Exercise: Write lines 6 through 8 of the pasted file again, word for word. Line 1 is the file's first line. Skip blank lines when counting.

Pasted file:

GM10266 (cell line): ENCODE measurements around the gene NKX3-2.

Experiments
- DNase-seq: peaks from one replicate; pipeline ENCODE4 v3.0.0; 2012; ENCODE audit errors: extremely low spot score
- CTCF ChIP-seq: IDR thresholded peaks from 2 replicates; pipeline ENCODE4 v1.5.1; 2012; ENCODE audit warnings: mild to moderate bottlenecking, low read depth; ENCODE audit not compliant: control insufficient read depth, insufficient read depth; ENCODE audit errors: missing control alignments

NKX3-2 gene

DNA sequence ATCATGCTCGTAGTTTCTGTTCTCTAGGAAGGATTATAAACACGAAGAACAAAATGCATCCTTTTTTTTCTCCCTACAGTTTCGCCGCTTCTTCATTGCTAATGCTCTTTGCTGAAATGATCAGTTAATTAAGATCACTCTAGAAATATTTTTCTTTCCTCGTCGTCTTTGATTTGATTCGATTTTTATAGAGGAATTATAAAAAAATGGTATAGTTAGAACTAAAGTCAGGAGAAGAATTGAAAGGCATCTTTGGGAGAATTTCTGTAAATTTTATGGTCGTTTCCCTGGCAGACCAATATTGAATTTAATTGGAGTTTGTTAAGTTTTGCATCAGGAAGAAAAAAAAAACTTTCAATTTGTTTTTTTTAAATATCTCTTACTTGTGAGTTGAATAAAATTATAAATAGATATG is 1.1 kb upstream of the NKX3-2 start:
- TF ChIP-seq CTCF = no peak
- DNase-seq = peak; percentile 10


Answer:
DNA sequence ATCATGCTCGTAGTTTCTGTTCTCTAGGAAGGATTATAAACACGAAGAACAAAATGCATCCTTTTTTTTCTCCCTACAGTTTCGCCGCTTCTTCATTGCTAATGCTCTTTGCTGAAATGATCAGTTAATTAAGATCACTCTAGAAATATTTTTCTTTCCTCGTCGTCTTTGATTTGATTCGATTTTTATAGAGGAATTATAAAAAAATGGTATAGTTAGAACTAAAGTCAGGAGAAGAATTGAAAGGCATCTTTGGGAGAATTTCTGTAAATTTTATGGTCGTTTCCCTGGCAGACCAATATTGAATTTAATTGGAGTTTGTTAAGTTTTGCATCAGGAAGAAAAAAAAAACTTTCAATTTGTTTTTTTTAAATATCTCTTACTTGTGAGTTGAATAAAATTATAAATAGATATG is 1.1 kb upstream of the NKX3-2 start:
- TF ChIP-seq CTCF = no peak
- DNase-seq = peak; percentile 10